Back to a film that can support an update all by itself. This is another early Katharine Hepburn flick. While I’m not quite so big a fan of young Hepburn as I am of young Crawford, she doesn’t do much of the heavy fur lifting in this flick anyway. To see her in better fur, for a long time, try Morning Glory instead.

Break of Hearts – The Film

It’s been a while, but we final get another film with a divorce theme. Though they never actually go through with that. Break of Hearts is about the whirlwind romance of a brilliant conductor Franz Roberti (played by Charles Boyer) and aspiring songwriter Constance Dane, played by Hepburn. She ends up Constance Dane Roberti, a great character name even without an alliterative twist. They meet, fall in love, and get married in a single afternoon, which always works out well. She learns Franz was a bit of a ladies man, and after a few misunderstandings, decides to leave him. Then the usual ensues… he spirals downward, she takes him back and they all live happily ever after in loving co-dependency.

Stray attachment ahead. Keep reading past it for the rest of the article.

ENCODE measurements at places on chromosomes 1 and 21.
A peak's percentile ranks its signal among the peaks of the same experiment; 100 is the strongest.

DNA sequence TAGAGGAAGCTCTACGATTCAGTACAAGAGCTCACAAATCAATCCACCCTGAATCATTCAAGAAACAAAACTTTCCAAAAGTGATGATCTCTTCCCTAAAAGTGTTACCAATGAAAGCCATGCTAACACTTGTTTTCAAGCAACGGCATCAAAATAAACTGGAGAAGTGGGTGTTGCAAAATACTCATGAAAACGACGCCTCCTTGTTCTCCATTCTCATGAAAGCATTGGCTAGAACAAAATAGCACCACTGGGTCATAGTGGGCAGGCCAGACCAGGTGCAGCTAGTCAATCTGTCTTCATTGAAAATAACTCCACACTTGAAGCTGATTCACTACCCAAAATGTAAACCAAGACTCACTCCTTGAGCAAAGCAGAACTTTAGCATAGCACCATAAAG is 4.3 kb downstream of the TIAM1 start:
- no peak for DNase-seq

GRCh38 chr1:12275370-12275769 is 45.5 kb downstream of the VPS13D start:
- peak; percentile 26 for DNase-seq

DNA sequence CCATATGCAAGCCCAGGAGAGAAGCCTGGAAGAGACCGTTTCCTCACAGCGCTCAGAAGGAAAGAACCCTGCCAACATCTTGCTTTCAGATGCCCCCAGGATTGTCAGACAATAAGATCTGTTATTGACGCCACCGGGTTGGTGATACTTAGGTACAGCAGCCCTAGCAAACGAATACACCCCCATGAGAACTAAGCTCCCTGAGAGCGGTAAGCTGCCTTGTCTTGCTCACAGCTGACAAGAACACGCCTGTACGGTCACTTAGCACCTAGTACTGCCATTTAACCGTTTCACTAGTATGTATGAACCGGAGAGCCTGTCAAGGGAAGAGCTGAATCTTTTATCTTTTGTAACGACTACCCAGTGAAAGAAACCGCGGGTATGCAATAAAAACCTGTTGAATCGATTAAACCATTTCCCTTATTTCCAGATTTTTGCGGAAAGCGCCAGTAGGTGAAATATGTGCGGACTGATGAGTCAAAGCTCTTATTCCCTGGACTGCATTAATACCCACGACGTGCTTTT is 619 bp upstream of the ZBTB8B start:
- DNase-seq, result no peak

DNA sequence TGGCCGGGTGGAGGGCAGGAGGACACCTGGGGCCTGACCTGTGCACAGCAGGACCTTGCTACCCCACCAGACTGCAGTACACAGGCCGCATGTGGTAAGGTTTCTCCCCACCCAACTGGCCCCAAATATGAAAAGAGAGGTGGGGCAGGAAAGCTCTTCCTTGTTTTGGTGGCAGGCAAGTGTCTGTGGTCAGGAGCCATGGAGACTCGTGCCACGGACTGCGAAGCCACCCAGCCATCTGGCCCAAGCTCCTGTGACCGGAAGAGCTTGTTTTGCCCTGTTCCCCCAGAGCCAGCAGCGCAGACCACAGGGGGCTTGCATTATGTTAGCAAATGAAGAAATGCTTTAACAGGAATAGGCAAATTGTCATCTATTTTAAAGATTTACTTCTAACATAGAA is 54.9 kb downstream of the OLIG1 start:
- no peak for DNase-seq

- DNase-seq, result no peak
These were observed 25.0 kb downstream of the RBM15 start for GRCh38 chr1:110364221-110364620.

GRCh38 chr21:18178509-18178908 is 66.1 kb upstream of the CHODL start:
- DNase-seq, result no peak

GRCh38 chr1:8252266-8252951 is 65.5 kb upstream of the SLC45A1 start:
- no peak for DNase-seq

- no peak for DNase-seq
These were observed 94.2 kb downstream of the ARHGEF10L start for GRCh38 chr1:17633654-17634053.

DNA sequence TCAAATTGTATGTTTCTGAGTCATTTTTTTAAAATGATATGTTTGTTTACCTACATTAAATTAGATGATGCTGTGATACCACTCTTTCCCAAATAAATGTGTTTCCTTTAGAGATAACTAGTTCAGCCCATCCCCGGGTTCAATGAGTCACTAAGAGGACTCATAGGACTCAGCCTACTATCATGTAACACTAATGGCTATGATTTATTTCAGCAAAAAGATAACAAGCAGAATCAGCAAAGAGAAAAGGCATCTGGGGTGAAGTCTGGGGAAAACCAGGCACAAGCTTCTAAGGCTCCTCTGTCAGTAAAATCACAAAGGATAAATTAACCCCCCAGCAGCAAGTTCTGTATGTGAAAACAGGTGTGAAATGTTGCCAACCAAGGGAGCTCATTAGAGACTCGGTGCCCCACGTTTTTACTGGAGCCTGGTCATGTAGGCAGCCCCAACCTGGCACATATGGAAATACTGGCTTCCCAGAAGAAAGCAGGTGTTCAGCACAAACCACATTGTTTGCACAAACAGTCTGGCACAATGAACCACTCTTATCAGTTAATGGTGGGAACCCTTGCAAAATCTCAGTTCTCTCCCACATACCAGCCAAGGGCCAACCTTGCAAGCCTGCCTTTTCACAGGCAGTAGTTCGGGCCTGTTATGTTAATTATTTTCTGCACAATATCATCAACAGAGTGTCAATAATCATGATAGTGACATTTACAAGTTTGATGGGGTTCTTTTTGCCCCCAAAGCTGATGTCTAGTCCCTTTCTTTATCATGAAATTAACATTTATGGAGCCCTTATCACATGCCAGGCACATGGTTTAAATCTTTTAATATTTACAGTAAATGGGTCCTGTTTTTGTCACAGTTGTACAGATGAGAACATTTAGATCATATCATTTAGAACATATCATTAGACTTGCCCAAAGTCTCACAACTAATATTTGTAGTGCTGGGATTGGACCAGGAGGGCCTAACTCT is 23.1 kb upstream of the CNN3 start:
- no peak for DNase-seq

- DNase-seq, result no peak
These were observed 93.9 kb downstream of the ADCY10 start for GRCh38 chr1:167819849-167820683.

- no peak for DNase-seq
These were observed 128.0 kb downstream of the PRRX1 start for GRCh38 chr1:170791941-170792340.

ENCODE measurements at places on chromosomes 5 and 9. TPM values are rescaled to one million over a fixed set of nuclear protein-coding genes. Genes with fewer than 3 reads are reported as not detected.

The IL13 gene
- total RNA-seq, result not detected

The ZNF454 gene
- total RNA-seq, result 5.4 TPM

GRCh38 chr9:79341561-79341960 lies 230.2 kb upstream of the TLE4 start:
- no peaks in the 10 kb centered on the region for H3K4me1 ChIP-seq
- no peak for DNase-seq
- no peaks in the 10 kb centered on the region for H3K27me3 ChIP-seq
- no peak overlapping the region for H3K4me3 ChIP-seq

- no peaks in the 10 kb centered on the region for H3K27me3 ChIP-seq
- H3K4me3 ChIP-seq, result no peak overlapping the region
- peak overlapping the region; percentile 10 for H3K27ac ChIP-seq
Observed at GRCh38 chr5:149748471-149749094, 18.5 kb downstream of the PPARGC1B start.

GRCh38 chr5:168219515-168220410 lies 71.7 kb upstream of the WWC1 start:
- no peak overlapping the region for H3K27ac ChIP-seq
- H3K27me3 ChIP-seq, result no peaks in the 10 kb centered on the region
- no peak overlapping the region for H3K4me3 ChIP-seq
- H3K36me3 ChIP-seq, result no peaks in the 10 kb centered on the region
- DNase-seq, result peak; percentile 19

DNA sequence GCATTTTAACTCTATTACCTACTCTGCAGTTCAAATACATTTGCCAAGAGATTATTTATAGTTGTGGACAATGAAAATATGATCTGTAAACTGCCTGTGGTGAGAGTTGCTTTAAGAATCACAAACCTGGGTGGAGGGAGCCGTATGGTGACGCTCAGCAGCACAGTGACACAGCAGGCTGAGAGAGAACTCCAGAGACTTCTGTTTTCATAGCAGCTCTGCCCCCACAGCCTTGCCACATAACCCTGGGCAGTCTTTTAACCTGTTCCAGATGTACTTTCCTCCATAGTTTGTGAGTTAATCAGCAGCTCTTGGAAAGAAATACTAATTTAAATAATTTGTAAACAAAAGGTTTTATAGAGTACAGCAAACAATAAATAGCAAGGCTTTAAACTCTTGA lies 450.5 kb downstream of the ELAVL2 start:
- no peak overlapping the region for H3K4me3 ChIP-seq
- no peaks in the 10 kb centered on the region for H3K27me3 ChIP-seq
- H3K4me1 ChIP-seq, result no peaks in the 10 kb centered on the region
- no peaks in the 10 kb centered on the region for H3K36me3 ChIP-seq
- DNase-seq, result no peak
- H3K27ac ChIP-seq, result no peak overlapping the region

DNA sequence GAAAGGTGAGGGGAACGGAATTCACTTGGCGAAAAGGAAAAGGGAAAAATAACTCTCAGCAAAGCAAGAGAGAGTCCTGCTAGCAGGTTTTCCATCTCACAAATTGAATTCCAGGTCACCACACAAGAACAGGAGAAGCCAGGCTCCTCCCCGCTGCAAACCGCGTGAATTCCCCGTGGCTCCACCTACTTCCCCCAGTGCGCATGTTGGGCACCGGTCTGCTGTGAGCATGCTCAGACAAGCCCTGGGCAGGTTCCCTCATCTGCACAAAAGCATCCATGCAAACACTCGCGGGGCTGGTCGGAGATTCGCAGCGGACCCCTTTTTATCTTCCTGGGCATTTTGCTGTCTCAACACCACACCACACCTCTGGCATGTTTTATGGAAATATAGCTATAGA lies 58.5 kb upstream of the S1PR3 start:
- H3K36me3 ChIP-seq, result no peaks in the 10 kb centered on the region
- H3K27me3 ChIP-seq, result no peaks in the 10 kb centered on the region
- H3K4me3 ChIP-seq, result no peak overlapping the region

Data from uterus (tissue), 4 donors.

Break of Hearts – The Furs

As I mentioned, Katharine Hepburn doesn’t wear much fur in this film, but a lot of others do. The life of a “playboy orchestra conductor” is apparently one I should investigate as this film strongly suggests it will bring one in contact with many fur wearing women.

Woman One is played by Inez Courtney, a current main squeeze of Franz before he meets Constance, seen here in a full length fur, which isn’t mink, is brown, and is included merely for the sake of a full inventory.

Like any good workout, you need to stretch first, and before Break of Hearts gives us the good stuff, we also visit Helene Millard, who establishes her gossipy character Sylvia in this mink cape-let.

Finally we arrive at the marquee fur, fittingly in a key sequence in the film. Jean Howard wears this coat/cape made of lush white fox and capped by a beautiful high collar.

Franz is completely innocently taking this old flame out to lunch after he married Constance, which I’m sure seemed like a great idea the time, especially considering what she’s wearing.

Didi and her white fox head off to the powder room before lunch beings.

Where who should she find but gossipy Sylvia in this chinchilla trimmed jacket. Who chats her up about Franz while, off in another corner sits Constance, overhearing everything. Dun-dun-DUN!


If you were thinking, “Hey, it’d be great if that chinchilla and the white fox showed up on screen together,” then give yourself a gold star and enjoy this: